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Railroaders' Nostalgia > Practical Jokes - 5


Date: 04/01/20 19:20
Practical Jokes - 5
Author: TAW

There was a B&OCT engineer, let’s say B, who was an old down-to-earth, country guy from Georgia. He was the engineer for my first road familiarization trip in an engine cab. My dispatcher mentor, Tony, told me that it was time to learn the road from an engine, what the crew does, and how to run an engine. He told me to show up at Barr yard in time for Run 55, the Indiana Harbor PM (C&O Grand Rapids) auto connection for the IC and C&EI. I was at the roundhouse at on duty time. I introduced myself. B was expecting me. Tony told me to stay behind the engineer and pay close attention to everything. I did.
 
We were cab hop from Barr to Indiana Harbor, heading to Pine then shoving to Indiana Harbor behind the PM train we were connecting with. As we flew past Clarke Jct, there was a red train order signal adjacent to the outbound main. B called Red order board. The head man called Red order board. I saw it. It was there, so I called it too, Red order board. Approaching Pine Jct, B asked me about the red order board. Was I concerned about blowing by it? I told him that since we don’t use train orders on B&OCT and Wabash uses them east of Clarke Jct, it had to be a Wabash train order signal. I passed the rookie test.
 
Years later, I had a student. I was helping him with the preparatory work of learning the railroad. One day, I took him on his first road trip on an engine. We took Run 33, the Stock Run from Barr Yard to the CJ Ashland Ave yard and back. B was the engineer. I knew him pretty well by then. I told the student the same thing that Tony told me years before. Stay behind the engineer and watch closely everything he does. We made an uneventful trip from Barr to Ashland Ave. On the way back, the junction at 40th Street of the CJ, CR&I, and B&OCT/PRR Joint Track had several switches wrong.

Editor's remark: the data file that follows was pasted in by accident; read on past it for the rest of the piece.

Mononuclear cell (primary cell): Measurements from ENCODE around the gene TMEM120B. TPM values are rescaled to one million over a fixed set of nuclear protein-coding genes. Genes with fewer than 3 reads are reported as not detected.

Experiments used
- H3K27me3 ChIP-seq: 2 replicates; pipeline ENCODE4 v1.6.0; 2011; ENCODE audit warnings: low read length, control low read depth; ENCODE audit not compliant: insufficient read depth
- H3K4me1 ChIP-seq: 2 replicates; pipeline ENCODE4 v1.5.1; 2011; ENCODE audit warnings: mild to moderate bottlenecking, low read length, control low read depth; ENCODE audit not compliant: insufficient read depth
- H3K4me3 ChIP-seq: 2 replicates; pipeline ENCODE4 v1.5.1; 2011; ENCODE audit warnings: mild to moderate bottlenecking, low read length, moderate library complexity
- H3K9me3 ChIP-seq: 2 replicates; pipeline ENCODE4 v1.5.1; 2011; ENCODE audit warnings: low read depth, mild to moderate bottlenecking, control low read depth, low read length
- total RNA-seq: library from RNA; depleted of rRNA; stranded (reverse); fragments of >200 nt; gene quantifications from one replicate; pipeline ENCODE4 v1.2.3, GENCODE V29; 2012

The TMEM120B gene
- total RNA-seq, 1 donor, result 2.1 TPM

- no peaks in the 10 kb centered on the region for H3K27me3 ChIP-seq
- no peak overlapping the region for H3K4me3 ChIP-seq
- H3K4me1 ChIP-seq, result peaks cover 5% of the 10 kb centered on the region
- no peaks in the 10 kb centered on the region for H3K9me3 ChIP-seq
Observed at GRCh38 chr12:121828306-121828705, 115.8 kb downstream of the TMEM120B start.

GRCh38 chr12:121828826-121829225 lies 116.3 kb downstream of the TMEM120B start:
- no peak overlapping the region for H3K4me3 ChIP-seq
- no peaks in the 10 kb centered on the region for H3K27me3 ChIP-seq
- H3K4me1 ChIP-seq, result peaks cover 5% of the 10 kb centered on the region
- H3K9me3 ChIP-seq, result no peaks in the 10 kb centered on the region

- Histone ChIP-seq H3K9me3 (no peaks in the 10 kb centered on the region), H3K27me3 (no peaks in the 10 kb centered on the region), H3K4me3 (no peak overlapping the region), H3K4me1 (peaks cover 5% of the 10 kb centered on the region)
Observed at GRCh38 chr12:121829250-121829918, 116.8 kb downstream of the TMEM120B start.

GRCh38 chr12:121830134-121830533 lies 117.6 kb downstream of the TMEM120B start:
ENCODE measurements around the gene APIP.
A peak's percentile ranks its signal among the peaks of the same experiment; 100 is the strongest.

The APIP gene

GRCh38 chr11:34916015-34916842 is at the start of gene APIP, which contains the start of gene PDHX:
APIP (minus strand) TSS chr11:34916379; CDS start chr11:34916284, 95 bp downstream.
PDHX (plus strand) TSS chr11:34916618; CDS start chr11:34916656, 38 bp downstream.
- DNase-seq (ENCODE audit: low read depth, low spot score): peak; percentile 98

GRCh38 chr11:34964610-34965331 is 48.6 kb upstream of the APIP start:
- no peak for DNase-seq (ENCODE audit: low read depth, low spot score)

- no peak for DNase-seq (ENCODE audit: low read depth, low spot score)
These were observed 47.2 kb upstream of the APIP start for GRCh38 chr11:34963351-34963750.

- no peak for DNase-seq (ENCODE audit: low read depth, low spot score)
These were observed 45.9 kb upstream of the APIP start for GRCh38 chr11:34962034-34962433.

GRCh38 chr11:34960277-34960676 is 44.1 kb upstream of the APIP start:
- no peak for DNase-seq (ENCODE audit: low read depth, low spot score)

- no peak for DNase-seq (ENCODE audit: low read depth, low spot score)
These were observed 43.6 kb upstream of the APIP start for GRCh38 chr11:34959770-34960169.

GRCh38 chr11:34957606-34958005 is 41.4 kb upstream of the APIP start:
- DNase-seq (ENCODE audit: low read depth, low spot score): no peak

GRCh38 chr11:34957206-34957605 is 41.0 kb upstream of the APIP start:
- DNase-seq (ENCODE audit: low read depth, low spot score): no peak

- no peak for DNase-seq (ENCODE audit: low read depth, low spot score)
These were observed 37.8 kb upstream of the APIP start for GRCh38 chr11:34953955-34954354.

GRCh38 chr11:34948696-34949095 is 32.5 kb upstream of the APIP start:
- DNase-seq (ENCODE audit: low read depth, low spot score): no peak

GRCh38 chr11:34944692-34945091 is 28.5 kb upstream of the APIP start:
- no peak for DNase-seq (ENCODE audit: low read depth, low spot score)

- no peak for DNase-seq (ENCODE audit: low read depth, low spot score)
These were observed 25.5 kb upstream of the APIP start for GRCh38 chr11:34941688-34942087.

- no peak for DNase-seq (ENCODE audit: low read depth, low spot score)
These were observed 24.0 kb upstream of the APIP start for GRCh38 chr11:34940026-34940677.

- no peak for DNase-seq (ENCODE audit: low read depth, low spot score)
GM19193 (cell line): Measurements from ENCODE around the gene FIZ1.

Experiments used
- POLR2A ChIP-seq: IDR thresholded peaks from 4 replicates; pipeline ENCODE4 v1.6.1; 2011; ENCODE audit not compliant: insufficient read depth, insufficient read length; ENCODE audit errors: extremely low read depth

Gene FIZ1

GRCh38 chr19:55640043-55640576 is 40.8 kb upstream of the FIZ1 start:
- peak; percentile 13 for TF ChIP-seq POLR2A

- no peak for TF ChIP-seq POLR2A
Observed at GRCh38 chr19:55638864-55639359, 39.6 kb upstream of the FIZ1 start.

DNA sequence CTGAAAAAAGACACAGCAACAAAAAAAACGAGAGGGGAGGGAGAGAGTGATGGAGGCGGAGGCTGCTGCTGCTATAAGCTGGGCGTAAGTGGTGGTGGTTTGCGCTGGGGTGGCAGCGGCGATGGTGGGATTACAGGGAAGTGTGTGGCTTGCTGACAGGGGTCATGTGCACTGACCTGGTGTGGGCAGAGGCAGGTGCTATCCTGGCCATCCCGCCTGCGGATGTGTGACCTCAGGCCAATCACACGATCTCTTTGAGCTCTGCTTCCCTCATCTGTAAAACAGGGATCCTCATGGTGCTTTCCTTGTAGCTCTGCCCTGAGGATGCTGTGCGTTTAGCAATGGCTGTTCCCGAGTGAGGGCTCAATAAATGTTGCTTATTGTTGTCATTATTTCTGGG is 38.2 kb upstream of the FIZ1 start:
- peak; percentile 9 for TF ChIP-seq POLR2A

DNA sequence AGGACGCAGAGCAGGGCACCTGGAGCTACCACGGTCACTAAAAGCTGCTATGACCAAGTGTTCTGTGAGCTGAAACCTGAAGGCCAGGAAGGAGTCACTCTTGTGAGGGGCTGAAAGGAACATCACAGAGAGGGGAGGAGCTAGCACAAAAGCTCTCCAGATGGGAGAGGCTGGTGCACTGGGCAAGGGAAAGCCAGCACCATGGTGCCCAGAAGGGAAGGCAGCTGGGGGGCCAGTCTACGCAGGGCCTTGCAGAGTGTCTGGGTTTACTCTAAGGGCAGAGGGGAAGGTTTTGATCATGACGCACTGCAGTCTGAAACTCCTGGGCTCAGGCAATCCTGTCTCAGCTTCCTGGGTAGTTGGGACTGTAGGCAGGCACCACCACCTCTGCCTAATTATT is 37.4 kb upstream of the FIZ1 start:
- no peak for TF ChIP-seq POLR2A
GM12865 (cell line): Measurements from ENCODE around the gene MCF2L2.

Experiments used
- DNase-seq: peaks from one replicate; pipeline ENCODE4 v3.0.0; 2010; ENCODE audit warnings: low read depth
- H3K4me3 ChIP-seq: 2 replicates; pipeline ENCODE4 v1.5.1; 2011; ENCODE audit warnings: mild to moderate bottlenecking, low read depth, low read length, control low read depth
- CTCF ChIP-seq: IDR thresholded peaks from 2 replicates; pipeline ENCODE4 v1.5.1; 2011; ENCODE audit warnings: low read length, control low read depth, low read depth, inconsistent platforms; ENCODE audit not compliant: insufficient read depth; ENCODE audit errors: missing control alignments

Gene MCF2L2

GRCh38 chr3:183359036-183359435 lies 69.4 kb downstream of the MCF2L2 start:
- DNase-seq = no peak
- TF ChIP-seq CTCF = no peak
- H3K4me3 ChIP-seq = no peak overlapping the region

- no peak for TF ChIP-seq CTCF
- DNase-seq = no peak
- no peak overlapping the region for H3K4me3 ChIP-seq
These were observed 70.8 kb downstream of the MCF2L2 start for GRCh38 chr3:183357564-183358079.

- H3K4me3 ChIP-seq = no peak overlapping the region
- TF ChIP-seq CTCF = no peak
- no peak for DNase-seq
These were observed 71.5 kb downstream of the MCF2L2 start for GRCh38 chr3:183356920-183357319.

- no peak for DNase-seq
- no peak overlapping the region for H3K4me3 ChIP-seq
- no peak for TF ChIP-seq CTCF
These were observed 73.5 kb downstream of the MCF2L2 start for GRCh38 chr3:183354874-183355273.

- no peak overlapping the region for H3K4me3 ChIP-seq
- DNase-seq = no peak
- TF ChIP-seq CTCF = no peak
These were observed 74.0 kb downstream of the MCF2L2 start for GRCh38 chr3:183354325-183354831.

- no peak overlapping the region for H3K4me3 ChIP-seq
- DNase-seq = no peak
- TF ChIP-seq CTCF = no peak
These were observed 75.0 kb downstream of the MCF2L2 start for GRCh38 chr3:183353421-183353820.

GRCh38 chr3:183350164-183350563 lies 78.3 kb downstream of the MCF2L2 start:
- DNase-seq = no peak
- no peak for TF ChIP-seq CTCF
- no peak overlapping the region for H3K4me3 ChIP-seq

At one time in the distant past, there had been a switchtender here. When the switchtender came off, the switches were made what we called rubber switches. Officially, they are called run-through switches or variable switches. They are made to trail through without damage if the switch is not lined for that route. Of course, having a mechanism that allows trailing trough the switch without lining it by hand first requires maintenance, so typically nowadays, if there are any left, trailing through them without lining by hand first is prohibited.
 
As we came up to the switches at 15 mph, we could see that the facing point switches were lined for us. Only the trailing point switches were wrong. B called out Switch wrong! Knowing what was up, I called Switch Wrong and so did the head man. After we got by the switches, my student came over (I was in the fireman seat) and kind of hesitatingly asked Did we just run through a switch?
 
Actually, more than one.
 
Oh. Thought so…but we just kept going.
 
Sure; it’s just yard track and nobody was around to see us do it.
 
He went back to the engineer’s side.
 
In a couple of minutes, we were by 49th Street on the main headed to Barr Yard. I went over to the engineer’s side, next to my student, and explained rubber switches. I’m sure that B got a kick out of the lesson that was initiated by his practical joke.

TAW



Date: 04/02/20 11:23
Re: Practical Jokes - 5
Author: TheIndianaConnection

In the mid 1980's, my father had befriended an operator at CJ, i always thought the semaphore train order signal was neat, but when 
i read your story i thought, now i know the full story on that signal!  By the time i was hanging around there, if i recall correctly
it was stuck in the stop postion.  I do remember that it was controlled by a chain that came in through the west tower wall i
believe.  

I always enjoy your B&OCT stories, thanks for posting them.




Date: 04/02/20 21:50
Re: Practical Jokes - 5
Author: cctgm

Tom the other issue with the variable switches was that in the winter with snow, it would get in the points and would cause a switch point to gap so the next crew would come along on a facing point move and the open point would put something on the ground.  I once tried to explain that to a crew in the southern states and they had no concept of ice and snow in a switch point.  ATSF at one time had any variable switch  stand you allowed to run thru painted  white and these were the only ones that could be run through.  They take much more maintenance and need top be greased on a regular basis. They also need to trailed thru all the way or you could go on the ground.

Y'" Stay safe out there



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